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How to Land the Remote Job of Your Dreams

Many Canadians want to continue working remotely, even if it’s just from home. It sounds exciting, and for many people, it’s the way to go. But is it for you? Palette Skills investigates!

Remote work is here to stay

Since the beginning of the pandemic, we’ve heard more and more about remote work in Canada and elsewhere. And as workplaces move towards what can only be called a new normal, it’s clear that many Canadians want to continue working remotely, even if it’s just from home. But if you can work remotely, why do that within your same four walls? The greater acceptance of remote work means that many people aren’t just working from home—instead, they are becoming the new digital nomads, and are choosing to work anywhere. It sounds exciting, and for many people, it’s the way to go.

But is it for you? And how do you find a good remote job, anyways?

Does remote working work for you?

Doing the thing you love in any part of the world can seem like a dream come true. But it’s not for everyone. For many people, it’s not easy being efficient when you’re home in your pajamas, let alone on a beach in an exotic locale. The fact is that for many people, the regular office and the 9 to 5 work schedule is a great fit. Maybe instead of working remotely, you can change things up by relocating to another city. If you do, make sure to contact pro movers right away, since winter may be the best time of year for moving.

It’s important to ask yourself some fundamental questions before you look for online jobs, to better understand if remote work fits the way you work. For example: how self-motivated are you? Are you able to ignore distractions? Do you have a place in your home—or elsewhere—where you actually can work? Can you manage the tax implications?

If your answers to these questions are making it look like remote work could work for you, then let’s skip ahead to find out how to get a great remote job.

Don’t just recycle. Re-do!

If remote work is something fundamentally different from the regular office environment, then you need to re-tool your approach to your job search. And that starts with creating a resume and a cover letter that’s different from the ones you currently have on your desktop. You’ll probably spend far less time looking for work if you put in the extra effort required to tailor your cover letter and CV to each position.

You want to emphasize any and all remote work that you’ve already done, and you need to convince employers that you have the skills and the mindset—let alone the actual workspace—where you can fulfill the job requirements. Essentially, you’ll want to adapt your previous successes to the current opportunity.

Here are some other great tips for writing that standout resume for the remote work position of your dreams!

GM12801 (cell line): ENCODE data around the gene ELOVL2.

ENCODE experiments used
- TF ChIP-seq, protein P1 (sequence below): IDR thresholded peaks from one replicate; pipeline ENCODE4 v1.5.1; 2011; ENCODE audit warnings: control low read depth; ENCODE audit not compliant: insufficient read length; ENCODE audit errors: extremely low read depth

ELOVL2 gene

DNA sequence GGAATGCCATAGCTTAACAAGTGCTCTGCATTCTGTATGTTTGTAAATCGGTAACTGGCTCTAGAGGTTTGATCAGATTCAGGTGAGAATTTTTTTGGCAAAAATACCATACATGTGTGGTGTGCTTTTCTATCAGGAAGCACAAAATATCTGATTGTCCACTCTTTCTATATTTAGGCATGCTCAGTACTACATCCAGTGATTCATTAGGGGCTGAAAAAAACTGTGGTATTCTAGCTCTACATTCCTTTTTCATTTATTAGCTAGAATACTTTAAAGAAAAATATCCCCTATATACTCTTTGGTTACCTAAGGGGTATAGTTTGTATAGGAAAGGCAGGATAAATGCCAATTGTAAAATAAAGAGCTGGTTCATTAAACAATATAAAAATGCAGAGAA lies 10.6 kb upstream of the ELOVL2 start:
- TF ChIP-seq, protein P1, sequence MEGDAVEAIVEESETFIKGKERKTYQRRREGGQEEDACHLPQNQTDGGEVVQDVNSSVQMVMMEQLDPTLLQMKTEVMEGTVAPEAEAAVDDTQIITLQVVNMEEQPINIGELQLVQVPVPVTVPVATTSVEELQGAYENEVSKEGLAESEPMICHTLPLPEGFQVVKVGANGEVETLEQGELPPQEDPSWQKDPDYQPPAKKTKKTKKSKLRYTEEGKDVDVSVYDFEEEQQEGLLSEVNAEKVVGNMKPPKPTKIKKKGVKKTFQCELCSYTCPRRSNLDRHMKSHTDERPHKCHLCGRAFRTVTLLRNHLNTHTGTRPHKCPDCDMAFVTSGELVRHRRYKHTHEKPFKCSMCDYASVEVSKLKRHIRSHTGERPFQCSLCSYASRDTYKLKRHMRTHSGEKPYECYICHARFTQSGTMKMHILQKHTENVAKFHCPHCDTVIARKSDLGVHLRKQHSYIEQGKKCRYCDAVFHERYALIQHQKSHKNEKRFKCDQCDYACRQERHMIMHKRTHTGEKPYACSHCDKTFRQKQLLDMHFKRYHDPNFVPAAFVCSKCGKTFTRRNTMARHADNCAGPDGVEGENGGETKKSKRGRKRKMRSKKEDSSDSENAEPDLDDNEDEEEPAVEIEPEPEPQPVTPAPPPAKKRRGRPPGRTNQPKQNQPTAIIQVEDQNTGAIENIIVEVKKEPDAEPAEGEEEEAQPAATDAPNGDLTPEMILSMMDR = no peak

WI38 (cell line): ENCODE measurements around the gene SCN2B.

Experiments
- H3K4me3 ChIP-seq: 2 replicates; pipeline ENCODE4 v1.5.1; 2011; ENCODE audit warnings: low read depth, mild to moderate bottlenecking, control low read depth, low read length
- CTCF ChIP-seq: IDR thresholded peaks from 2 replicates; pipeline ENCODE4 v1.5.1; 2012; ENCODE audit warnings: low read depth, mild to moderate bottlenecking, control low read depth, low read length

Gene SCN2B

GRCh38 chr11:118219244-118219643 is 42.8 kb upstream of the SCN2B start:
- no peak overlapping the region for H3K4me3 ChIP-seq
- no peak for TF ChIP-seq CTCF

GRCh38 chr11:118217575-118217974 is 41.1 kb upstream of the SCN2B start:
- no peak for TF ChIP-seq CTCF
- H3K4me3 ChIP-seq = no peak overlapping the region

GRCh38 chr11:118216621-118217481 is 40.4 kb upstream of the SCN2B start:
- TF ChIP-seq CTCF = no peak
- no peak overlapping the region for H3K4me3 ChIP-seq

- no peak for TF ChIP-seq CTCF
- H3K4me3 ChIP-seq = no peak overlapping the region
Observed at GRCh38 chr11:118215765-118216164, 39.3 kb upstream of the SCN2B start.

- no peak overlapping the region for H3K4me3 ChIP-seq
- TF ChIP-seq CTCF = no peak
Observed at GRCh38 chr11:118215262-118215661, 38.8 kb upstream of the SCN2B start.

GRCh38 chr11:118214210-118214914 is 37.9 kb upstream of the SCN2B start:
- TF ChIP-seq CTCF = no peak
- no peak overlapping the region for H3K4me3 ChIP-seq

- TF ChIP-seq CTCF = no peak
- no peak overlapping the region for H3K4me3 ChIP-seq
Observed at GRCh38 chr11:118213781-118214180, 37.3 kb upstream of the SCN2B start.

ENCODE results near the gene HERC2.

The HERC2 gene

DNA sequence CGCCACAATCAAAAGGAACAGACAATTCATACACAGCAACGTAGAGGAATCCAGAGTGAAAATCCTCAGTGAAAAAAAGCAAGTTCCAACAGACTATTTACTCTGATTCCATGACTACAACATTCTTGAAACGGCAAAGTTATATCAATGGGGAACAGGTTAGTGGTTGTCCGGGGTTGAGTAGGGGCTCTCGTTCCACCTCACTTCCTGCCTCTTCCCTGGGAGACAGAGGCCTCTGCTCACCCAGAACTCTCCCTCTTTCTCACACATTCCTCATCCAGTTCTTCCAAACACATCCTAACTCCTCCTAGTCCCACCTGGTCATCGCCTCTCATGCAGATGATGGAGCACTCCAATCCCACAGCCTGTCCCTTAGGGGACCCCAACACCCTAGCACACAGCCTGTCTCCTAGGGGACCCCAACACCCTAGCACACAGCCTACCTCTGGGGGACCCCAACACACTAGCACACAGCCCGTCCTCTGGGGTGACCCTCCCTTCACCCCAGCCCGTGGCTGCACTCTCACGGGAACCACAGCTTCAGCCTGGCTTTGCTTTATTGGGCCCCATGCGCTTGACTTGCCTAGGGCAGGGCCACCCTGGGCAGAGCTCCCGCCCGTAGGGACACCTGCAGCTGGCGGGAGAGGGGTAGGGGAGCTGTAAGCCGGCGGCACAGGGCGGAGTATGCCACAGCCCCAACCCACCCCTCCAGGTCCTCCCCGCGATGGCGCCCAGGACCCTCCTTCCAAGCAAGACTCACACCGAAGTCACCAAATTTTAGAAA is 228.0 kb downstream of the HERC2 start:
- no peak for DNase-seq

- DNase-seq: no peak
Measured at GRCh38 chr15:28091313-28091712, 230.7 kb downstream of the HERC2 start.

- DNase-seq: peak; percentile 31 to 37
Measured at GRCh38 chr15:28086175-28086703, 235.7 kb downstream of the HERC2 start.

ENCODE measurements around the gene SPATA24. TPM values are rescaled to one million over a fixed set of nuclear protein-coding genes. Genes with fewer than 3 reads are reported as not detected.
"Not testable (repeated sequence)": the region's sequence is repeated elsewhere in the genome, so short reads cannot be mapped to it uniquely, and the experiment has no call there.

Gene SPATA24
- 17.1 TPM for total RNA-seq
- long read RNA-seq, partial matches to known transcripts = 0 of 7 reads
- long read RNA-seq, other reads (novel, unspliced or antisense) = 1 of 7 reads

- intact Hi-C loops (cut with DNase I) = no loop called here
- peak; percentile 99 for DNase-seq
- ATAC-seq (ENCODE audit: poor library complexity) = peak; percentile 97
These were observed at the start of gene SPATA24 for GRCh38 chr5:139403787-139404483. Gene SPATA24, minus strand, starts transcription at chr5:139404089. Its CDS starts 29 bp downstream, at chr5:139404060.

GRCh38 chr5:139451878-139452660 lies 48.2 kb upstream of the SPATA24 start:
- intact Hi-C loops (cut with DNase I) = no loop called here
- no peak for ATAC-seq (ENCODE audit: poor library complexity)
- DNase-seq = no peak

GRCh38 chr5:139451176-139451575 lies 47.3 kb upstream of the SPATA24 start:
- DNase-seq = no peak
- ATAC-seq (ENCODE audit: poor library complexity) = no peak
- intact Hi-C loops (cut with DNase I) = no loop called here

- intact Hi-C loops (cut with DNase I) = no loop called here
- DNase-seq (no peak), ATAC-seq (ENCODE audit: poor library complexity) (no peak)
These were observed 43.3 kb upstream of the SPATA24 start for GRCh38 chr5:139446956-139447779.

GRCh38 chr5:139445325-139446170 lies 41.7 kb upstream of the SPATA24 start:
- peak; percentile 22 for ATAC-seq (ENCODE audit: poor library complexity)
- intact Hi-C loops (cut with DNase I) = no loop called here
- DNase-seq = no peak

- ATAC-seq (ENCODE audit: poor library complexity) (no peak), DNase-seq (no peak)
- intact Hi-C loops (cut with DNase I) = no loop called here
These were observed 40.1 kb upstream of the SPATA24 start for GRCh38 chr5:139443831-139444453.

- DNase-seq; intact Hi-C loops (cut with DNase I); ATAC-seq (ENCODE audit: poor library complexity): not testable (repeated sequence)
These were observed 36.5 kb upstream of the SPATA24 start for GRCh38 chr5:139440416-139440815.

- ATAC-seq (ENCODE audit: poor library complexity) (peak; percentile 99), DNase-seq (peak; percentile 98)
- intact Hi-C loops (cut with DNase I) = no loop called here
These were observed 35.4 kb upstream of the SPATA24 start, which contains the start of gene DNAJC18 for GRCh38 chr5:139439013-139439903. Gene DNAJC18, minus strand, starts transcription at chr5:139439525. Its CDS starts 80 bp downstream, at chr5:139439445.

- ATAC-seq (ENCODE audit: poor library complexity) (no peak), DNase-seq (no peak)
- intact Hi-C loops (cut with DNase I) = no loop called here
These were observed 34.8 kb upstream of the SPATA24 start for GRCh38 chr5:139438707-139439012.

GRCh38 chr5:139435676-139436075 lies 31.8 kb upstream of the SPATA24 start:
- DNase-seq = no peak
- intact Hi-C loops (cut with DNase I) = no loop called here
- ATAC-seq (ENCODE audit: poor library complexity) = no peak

Be different, and build connection

So if remote work is different, you have to be different, too. Sometimes that’s as simple as learning how to use business communication software like Teams or Slack, which may not be something you’ve used in an office environment in the past. Other times, it means making connections warmly and professionally, and here’s the thing: remotely.

When you’ve gotten into the swing of submitting great applications, you need to take it to the next level. Your college degree won’t do all the talking for you, and simply submitting a resume probably won’t cut it. Show that you know how to navigate the remote work environment by using tools like email and LinkedIn to actually introduce yourself to recruiting managers advertising for remote positions.

Make connections and acquaintances with people around you who are already working remotely in advance of your job search. Let’s say this again, but differently: don’t just network. Build connection instead. Call your contacts, and ask how they are doing. Not only is this acceptable business etiquette, it gives you a chance to let people know that you are motivated to find remote work. And when you’ve put yourself out there, the friends you’ve made along the way will likely hire you when the time comes.

Ask your boss!

Wait a minute. Have you thought about asking your current boss if you can work remotely? Even if it’s just for one or two days of the week? The fact is, after considering both the pros and cons of remote work, many employers are open to introducing greater flexibility for employees. Maybe what’s needed is someone—say you—to initiate that conversation. Do your research, and make sure you communicate to your employer how they can benefit from remote work. Don’t just talk about how good it might be for you.

Always learn and improve

The last, and most essential piece of advice we can give you is to always learn and improve, and be ready to talk about your learning journey. The remote job market is less stable, and more unpredictable than the conventional one. You need to keep up and prove your worth over and over again, and you need to use digital tools to do this.

Take advantage of remote training opportunities, and consider enrolling in an upskilling bootcamp, like the ones offered by Palette Skills. The SalesCamp program, for example, gets you ready for an exciting career in B2B tech sales, and more often than not, these positions are a great way to break into remote work!

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